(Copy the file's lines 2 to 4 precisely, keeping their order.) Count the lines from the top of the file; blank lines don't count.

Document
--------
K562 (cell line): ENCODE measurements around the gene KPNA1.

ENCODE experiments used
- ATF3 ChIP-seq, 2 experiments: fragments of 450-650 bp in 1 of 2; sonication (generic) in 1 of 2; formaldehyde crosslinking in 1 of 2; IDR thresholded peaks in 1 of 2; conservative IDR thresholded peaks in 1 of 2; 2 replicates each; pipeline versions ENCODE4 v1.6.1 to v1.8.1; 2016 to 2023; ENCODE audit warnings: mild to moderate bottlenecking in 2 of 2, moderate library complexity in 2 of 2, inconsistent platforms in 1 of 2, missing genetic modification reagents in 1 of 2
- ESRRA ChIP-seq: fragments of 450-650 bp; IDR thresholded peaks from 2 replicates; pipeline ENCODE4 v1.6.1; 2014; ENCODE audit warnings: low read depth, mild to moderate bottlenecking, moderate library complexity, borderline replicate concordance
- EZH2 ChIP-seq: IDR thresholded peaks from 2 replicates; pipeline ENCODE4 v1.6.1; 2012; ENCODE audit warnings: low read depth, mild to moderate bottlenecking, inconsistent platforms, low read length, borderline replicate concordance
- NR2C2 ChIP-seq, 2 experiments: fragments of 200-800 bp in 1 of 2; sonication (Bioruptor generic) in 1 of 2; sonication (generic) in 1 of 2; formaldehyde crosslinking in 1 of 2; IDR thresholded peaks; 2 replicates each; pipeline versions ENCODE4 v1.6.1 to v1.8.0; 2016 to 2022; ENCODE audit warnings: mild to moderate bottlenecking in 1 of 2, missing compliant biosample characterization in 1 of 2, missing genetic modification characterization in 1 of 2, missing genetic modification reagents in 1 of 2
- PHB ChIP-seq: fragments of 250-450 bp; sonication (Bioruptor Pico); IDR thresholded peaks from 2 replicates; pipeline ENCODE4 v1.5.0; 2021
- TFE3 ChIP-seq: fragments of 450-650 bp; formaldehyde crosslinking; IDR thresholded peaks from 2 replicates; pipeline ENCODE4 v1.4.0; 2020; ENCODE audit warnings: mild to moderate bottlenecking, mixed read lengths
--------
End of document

ENCODE experiments used
- ATF3 ChIP-seq, 2 experiments: fragments of 450-650 bp in 1 of 2; sonication (generic) in 1 of 2; formaldehyde crosslinking in 1 of 2; IDR thresholded peaks in 1 of 2; conservative IDR thresholded peaks in 1 of 2; 2 replicates each; pipeline versions ENCODE4 v1.6.1 to v1.8.1; 2016 to 2023; ENCODE audit warnings: mild to moderate bottlenecking in 2 of 2, moderate library complexity in 2 of 2, inconsistent platforms in 1 of 2, missing genetic modification reagents in 1 of 2
- ESRRA ChIP-seq: fragments of 450-650 bp; IDR thresholded peaks from 2 replicates; pipeline ENCODE4 v1.6.1; 2014; ENCODE audit warnings: low read depth, mild to moderate bottlenecking, moderate library complexity, borderline replicate concordance